Need peaceful screen time negotiations?

Get your FREE GKIS Connected Family Screen Agreement

During the last couple of years, cryptocurrencies and NFTs were one of the biggest trends on social media. They represent a complicated form of financial technology that got the attention of mainstream news media and even had a commercial air during the 2022 Super Bowl. How does it all work? And is it something that I should worry about? We’re going to break down some of the questions you may have about this technology and highlight some of the controversial issues surrounding the social media craze.

What are cryptocurrencies and NFTs?

Cryptocurrencies are a form of digital currency created for use on the Internet. GetKidsInternetSafe previously published the article “What is Bitcoin anyways?” that goes in-depth on the subject, but we’ll cover some of the basics here as well.

Bitcoin and other more recent cryptocurrencies like Ethereum and Dogecoin were created to have a decentralized form of currency that was not tied to banks or other financial institutions following the 2008 housing market crash.[1] Cryptocurrencies are not stocks but they are often traded in a similar way because of how much their value can fluctuate over time. All cryptocurrencies are managed using a type of program called a blockchain, which is a publicly viewable list of all transactions and activity done with a specific cryptocurrency. All transactions made on a blockchain are verified by the other users, which makes it impossible for anyone to make changes to old transactions without that change being corrected immediately.

Non-Fungible Tokens, more commonly referred to as NFTs, are another technology created using blockchains. NFTs function like serial numbers attached to virtual data and are used to show ownership and authenticity of that data similar to a deed or certificate. They cannot be copied, substituted, or subdivided, and they’re used to create a unique digital object. The most common form of NFTs is images, but the technology can be used for music, videos, documents, or anything else that can be stored digitally.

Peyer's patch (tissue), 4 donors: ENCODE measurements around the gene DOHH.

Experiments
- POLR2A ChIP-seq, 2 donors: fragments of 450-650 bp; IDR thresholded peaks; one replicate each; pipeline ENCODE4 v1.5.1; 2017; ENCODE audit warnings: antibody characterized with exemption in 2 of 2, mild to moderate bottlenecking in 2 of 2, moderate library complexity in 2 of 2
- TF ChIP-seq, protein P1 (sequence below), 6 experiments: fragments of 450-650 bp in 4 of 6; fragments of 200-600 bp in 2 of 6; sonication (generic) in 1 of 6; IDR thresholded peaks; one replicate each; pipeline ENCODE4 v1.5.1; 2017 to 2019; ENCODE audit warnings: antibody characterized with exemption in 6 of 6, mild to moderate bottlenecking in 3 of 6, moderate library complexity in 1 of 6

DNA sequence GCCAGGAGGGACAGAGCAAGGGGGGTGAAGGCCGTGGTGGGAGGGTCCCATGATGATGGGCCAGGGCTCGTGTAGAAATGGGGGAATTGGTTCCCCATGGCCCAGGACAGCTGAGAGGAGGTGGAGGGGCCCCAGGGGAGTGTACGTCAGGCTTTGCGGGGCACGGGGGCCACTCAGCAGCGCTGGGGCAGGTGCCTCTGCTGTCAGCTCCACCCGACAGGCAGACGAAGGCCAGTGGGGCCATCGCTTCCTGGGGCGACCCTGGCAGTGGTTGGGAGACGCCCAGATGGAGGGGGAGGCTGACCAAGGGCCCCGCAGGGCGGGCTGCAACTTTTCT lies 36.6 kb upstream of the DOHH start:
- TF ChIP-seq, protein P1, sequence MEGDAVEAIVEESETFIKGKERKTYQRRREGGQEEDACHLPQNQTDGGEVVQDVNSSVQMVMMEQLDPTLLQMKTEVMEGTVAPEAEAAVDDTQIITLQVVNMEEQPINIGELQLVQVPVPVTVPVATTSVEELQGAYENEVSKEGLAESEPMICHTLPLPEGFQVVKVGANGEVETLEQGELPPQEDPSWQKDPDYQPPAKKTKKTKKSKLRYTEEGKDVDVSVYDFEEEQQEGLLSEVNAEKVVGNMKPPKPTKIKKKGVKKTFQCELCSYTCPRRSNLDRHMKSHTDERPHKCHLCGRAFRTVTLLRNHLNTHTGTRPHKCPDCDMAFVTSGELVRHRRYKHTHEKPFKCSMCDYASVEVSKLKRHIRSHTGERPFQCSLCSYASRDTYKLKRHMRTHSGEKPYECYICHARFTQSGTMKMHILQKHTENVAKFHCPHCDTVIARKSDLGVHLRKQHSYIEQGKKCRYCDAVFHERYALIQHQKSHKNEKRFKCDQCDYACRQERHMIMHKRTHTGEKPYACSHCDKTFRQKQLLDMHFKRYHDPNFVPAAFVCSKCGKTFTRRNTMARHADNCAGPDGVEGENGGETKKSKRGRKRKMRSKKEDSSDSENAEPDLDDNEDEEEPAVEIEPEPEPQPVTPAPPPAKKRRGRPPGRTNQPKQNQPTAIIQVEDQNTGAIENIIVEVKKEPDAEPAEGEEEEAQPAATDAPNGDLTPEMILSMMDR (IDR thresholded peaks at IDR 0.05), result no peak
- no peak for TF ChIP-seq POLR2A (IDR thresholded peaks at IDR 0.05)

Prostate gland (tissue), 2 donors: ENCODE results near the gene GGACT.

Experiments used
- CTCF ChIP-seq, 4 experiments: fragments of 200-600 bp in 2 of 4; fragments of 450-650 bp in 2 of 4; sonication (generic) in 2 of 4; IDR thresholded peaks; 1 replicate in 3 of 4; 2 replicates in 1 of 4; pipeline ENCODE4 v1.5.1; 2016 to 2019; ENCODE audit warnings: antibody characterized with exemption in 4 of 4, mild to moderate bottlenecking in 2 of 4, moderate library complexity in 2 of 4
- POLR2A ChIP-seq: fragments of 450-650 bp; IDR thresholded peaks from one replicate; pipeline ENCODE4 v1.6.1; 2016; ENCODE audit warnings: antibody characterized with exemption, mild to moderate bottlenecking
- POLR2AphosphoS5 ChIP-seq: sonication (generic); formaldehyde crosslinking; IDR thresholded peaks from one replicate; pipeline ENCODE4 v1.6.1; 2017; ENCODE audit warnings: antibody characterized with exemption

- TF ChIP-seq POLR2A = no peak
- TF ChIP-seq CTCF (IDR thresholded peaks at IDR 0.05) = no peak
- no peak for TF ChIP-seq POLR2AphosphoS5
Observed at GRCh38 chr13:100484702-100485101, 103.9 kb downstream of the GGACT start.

How did NFTs become so successful?

NFTs are a technology that has been around since 2014[2], but they were brought into the media spotlight in March 2021 when digital artist Beeple sold an NFT collage of his artwork for 69 million dollars.[3]

The trend exploded in popularity afterward, with the next series of major sales coming from original creators of various early internet viral memes selling their creations as NFTs for tens or hundreds of thousands of dollars[1]. In the digital art community, NFTs were also heavily marketed to artists as a solution for online copyright infringement and art theft.[2]

Major investors like Elon Musk[4] and Mark Cuban[5] began to invest in cryptocurrencies, and celebrities like Matt Damon[6] and Larry David[7] have acted in advertisements for the new technology, with one of them playing during the 2022 Superbowl. NFTs had become a lucrative business model in only a couple of months, but this surge in popularity did not last for long.

The Technical Problems with NFTs and Cryptocurrency

As NFTs and cryptocurrencies both began to receive mainstream attention and thousands of new users, various technical problems began to hamper their success. Despite the early successes in March, by June 2021 the market had already dropped by 90%.[1]

Slow speeds

Blockchain technology is not a quick or efficient system for handling monetary transactions, and if a user tried to use their cryptocurrency to make a purchase, they would face wait times of 30 minutes to several hours in a queue before their transaction would be approved[8].

Security Problems

Due to unaddressed security risks in their programming, NFTs became notorious for being stolen by hackers.[9][10] Because blockchains cannot have their history changed, and because they’re unregulated by the government, if your NFTs were stolen this way there was no way to recover them.[8] NFTs also don’t have any inherent connection to copyright or trademark law, so your digital ownership only extended to the NFT program itself, not the artwork that it was connected to.[2]